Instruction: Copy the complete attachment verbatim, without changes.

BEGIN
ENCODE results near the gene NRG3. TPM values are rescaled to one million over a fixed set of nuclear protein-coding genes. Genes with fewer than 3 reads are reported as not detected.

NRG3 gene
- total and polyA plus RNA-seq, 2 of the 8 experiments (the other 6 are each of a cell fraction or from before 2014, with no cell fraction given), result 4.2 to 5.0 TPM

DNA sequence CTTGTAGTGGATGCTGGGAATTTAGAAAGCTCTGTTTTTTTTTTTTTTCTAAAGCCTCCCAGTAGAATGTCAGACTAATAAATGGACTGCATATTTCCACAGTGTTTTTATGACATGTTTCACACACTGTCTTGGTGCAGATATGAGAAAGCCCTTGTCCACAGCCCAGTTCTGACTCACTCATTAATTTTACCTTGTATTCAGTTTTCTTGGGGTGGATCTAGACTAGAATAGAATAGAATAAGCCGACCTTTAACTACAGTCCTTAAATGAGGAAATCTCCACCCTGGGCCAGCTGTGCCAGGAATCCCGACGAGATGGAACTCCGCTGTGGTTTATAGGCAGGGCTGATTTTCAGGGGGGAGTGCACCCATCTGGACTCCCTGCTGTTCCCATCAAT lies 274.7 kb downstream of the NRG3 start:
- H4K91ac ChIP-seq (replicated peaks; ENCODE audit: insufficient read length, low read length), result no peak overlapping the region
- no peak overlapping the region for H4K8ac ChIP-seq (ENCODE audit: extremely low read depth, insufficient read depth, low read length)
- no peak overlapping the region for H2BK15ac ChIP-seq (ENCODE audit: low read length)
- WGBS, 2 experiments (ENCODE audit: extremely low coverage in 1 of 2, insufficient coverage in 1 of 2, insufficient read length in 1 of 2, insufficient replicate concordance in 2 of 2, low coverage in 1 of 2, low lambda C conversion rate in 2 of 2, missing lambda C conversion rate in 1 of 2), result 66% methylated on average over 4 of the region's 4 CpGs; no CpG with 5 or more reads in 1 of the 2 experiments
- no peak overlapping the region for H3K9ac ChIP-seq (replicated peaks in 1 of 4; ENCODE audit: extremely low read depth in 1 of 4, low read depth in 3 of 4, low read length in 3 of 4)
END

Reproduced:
ENCODE results near the gene NRG3. TPM values are rescaled to one million over a fixed set of nuclear protein-coding genes. Genes with fewer than 3 reads are reported as not detected.

NRG3 gene
- total and polyA plus RNA-seq, 2 of the 8 experiments (the other 6 are each of a cell fraction or from before 2014, with no cell fraction given), result 4.2 to 5.0 TPM

DNA sequence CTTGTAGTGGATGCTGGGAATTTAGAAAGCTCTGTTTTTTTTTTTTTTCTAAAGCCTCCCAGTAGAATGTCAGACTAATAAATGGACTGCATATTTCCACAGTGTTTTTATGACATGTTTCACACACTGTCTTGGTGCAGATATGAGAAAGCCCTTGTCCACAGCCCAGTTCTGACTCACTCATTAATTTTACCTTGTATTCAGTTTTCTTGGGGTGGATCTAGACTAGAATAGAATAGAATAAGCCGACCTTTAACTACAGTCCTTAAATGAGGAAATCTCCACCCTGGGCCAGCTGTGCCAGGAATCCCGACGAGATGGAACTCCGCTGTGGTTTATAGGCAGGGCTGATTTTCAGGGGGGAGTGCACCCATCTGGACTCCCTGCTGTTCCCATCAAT lies 274.7 kb downstream of the NRG3 start:
- H4K91ac ChIP-seq (replicated peaks; ENCODE audit: insufficient read length, low read length), result no peak overlapping the region
- no peak overlapping the region for H4K8ac ChIP-seq (ENCODE audit: extremely low read depth, insufficient read depth, low read length)
- no peak overlapping the region for H2BK15ac ChIP-seq (ENCODE audit: low read length)
- WGBS, 2 experiments (ENCODE audit: extremely low coverage in 1 of 2, insufficient coverage in 1 of 2, insufficient read length in 1 of 2, insufficient replicate concordance in 2 of 2, low coverage in 1 of 2, low lambda C conversion rate in 2 of 2, missing lambda C conversion rate in 1 of 2), result 66% methylated on average over 4 of the region's 4 CpGs; no CpG with 5 or more reads in 1 of the 2 experiments
- no peak overlapping the region for H3K9ac ChIP-seq (replicated peaks in 1 of 4; ENCODE audit: extremely low read depth in 1 of 4, low read depth in 3 of 4, low read length in 3 of 4)